The Cardinal came into the season with questions at outfield, closer, and starting rotation, especially in trying to determine a No. 1 starting pitcher. In the outfield, Junior Ben Clowe has batted very well since starting in LF. He has a .333/.417/.429 line in 21 at-bats and has yet to make an error. Freshman Jake Stewart has gotten most of the starts in CF, and hits at or near the top of the order. His defense has been outstanding. He not only has yet to commit an error, but has terrific range and has already made highlight-reel plays with the glove. His "slash line" (batting average/on-base percentage/slugging percentage) in 54 at-bats is .204/.218/.352. He has shown the ability to hit for power, though his main weakness thus far has been his inability to get on-base. He has yet to draw a walk, but has struck out eight times. Still, a would-be replacement has yet to emerge and Stewart's stellar defense should give him the inside track in keeping the CF job. RF has seen a slew of starters, including Kellen Kiilsgaard, who also DHs often, Christian Griffiths, Kellen McColl, and Tyler Gaffney. As of late, Gaffney seems to have taken control of the position, with a solid series against UCSB. Stanford would certainly like somebody to establish himself in RF, especially with the bat, though Coach Marquess is never hesitant to give several players a chance while playing the hot hand.
Last year, the Cardinal were in a unique position by having Drew Storen, projected to pitch in the majors this year, as their dominant closer. Without anybody with Storen's ability at the end of games, Stanford has looked to various options at closer. The team's best pitchers so far have been starter Jordan Pries and relievers Brian Busick and Alex Pracher. Busick has made five appearances, pitching 10 innings, while giving up seven hits, allowing two walks and striking out nine. He has a 0.90 ERA. Pracher, who may have already established himself as the team's closer, has made six appearances, pitching 11 innings and giving up three earned runs on eight hits. He's walked three and struck out eight. His ERA is 2.45. Freshman Mark Appel has also pitched well, posting in ERA of 2.70 in 6.2 innings of work.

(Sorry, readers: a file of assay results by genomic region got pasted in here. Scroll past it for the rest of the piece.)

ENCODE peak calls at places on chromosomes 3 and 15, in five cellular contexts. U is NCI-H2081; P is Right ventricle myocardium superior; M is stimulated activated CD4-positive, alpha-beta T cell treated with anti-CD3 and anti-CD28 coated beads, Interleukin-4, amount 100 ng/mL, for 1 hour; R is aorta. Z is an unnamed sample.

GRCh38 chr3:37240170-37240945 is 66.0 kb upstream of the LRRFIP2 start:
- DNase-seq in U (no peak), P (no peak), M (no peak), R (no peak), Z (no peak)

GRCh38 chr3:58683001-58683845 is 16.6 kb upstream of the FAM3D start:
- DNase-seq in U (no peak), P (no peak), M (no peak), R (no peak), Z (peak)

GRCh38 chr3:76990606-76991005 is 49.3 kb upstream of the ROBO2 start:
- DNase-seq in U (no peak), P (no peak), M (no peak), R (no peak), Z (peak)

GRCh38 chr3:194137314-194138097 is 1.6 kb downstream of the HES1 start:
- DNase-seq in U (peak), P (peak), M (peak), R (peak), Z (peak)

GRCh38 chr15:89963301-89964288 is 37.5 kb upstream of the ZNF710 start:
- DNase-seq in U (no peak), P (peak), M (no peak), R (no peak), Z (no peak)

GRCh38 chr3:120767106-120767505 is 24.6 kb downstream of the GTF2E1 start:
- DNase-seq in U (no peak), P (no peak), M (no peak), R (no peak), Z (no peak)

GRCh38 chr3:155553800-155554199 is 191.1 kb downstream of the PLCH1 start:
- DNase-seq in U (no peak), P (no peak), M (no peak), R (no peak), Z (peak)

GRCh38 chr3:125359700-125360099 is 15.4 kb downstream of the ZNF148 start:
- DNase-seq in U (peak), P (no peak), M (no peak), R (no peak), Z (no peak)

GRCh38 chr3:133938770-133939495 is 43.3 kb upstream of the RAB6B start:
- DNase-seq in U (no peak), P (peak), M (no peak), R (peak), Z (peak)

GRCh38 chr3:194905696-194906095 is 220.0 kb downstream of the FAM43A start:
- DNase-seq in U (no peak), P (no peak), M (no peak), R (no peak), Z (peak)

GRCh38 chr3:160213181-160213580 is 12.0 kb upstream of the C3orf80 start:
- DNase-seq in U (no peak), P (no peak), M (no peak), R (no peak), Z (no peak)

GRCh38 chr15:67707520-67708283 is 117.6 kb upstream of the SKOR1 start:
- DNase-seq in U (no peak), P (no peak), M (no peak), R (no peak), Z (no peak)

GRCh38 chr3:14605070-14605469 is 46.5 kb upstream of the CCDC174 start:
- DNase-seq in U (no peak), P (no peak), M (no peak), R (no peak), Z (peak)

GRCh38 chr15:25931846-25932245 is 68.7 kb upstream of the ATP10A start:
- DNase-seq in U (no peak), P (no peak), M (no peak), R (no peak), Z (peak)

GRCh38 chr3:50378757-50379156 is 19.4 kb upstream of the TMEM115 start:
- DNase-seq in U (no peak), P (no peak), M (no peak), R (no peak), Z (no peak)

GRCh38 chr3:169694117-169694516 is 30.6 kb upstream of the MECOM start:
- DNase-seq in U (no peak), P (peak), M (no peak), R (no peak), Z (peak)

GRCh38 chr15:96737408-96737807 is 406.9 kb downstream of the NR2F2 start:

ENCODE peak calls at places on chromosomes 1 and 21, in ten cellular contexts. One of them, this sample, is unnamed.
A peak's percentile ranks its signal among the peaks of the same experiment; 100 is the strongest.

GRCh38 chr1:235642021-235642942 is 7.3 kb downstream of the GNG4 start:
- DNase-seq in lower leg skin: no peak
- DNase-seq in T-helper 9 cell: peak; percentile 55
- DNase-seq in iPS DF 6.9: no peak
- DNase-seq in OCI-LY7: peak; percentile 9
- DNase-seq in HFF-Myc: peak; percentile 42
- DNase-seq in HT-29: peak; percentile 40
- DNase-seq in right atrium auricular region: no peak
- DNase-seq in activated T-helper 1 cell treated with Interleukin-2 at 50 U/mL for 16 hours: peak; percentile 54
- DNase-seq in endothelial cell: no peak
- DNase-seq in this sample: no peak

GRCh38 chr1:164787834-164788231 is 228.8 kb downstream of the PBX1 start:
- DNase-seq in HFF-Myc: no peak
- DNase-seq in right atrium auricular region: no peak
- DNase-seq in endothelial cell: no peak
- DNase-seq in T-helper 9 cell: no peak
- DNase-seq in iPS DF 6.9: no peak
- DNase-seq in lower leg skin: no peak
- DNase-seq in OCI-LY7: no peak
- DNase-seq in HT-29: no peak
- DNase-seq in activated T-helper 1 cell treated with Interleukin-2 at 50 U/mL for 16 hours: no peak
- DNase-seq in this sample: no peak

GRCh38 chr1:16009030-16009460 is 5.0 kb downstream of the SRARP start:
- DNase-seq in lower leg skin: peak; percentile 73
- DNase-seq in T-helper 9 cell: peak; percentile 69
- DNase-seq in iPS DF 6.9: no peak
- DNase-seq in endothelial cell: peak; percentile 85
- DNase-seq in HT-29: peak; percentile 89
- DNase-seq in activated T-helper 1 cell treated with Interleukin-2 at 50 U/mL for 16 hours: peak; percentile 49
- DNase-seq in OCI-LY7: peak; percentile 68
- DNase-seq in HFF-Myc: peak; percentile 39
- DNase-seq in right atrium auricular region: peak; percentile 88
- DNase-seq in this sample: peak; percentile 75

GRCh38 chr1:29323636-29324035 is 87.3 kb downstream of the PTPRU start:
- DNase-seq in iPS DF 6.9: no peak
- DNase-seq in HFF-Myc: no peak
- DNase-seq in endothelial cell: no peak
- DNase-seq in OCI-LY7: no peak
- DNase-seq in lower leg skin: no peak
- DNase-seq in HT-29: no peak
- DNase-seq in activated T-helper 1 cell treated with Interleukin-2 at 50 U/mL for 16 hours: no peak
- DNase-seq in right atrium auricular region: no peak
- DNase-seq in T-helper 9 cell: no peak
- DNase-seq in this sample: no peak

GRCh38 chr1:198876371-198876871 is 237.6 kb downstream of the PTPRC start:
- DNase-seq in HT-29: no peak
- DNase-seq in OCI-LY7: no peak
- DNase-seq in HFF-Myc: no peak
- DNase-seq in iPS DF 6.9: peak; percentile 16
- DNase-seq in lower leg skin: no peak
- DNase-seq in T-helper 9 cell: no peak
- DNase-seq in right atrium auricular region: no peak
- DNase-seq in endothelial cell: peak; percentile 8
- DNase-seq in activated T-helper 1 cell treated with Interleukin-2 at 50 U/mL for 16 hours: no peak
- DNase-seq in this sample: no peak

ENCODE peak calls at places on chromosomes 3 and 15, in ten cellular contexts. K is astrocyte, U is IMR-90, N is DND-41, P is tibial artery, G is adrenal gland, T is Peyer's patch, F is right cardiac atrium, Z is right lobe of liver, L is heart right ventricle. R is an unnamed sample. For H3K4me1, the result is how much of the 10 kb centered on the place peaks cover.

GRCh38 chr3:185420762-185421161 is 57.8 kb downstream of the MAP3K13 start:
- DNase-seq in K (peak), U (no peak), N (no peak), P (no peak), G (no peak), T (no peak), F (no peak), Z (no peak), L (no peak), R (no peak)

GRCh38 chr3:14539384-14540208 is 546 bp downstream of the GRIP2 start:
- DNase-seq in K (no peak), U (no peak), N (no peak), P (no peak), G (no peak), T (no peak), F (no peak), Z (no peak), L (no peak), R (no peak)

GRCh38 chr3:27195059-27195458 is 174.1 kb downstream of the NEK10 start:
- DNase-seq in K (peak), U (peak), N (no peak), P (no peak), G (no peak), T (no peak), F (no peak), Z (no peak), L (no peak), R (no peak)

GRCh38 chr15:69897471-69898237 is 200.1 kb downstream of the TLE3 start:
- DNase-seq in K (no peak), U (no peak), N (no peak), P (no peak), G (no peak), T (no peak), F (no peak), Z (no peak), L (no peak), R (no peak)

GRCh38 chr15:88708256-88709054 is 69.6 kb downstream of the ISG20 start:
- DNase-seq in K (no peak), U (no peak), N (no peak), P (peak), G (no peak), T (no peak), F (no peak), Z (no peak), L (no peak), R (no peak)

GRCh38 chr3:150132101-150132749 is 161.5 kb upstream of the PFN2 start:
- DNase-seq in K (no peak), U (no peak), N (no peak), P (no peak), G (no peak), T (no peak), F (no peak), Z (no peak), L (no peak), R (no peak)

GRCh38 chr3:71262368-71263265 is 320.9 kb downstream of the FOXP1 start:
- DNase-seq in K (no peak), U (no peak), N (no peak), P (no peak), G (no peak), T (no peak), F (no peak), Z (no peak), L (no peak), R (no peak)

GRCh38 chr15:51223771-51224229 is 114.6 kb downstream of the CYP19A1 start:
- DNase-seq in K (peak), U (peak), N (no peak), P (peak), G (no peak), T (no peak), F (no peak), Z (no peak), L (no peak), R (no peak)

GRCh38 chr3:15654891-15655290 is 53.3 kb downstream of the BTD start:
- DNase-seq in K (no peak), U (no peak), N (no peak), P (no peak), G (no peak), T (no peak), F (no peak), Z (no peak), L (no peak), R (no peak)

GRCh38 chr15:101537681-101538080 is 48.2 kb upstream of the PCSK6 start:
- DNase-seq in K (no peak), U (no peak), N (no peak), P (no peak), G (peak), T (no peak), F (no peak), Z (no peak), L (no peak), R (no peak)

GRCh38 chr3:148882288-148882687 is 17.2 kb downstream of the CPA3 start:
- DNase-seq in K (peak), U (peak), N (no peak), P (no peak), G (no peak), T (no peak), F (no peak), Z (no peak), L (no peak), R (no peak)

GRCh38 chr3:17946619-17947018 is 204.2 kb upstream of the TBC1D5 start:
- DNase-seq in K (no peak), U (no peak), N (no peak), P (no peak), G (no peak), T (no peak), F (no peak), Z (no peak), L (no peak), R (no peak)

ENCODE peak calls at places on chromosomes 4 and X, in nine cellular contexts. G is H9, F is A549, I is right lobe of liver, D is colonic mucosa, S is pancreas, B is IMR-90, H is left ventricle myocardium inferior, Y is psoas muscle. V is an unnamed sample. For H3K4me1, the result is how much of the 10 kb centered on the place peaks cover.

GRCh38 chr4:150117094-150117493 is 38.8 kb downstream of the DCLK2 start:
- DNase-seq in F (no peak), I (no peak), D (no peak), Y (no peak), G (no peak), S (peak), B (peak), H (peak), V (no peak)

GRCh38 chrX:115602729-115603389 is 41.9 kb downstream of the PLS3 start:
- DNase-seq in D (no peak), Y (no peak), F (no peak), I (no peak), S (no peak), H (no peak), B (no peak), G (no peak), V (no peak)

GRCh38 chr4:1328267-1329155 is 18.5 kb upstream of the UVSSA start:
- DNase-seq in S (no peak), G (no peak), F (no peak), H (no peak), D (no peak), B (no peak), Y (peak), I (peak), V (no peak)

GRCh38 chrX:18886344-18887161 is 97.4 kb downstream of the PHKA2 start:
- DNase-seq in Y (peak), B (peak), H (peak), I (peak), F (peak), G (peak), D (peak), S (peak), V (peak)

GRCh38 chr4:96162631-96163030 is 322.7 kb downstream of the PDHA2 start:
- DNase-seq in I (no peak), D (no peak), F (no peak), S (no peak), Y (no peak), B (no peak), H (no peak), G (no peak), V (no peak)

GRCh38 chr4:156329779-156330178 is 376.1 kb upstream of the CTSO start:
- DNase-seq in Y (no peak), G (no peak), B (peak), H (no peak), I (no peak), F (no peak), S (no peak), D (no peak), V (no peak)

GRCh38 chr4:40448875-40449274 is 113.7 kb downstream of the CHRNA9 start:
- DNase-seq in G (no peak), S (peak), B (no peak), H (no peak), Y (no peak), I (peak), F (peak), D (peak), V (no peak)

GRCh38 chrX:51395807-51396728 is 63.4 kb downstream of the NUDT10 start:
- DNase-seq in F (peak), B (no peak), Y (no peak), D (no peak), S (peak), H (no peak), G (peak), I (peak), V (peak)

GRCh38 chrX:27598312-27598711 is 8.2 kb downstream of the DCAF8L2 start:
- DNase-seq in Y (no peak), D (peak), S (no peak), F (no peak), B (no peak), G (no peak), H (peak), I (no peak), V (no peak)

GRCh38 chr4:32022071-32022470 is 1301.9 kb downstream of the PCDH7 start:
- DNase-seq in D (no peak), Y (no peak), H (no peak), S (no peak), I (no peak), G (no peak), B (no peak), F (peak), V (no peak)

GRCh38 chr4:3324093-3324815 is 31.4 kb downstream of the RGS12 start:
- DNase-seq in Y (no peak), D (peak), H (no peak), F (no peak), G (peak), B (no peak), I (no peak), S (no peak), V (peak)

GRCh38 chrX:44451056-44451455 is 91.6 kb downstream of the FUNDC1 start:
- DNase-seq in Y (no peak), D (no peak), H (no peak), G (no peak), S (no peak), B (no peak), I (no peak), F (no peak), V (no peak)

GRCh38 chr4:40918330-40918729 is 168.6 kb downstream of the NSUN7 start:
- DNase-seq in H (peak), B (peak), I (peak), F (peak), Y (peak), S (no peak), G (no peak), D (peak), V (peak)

Jordan Pries remains the No. 1 starter for the Cardinal. He's easily been the most consistent starting pitcher, posting an ERA of 5.00 in 18 innings of work. He pitches to contact, but has allowed 21 hits. Last year, Pries gave up only 61 hits in 76 innings of work, so as long as he limits his walks (he's walked eight in three starts), his current hit-to-inning ratio should regress.
Behind Pries, sophomore lefties Scott Snodgress and Brett Mooneyham continue to struggle with their control. They have both given up at least as many walks as innings pitched (Snodgress: 12.1 IP, 12 BB; Mooneyham: 10.2 IP, 15 BB). However, their strikeout rates are high, especially Mooneyham's (15 Ks), which suggests that they are more or less beating themselves on the mound by throwing too many balls. Looking ahead, experienced righty Danny Sandbrink might earn a start versus Pepperdine, as he tries to reestablish himself in the rotation.
It's important to note that the season is still very young. The Cardinal have only played 12 games, including the exhibition versus Rikkyo, so it is difficult to draw meaningful conclusions from less than a quarter of a season. Stanford will host Pepperdine this weekend for three, followed by a game at Pacific on March 23, during spring break. These will be the final contests before Pac-10 play starts with a three-game homestand against USC, kicking off on Friday, March 26.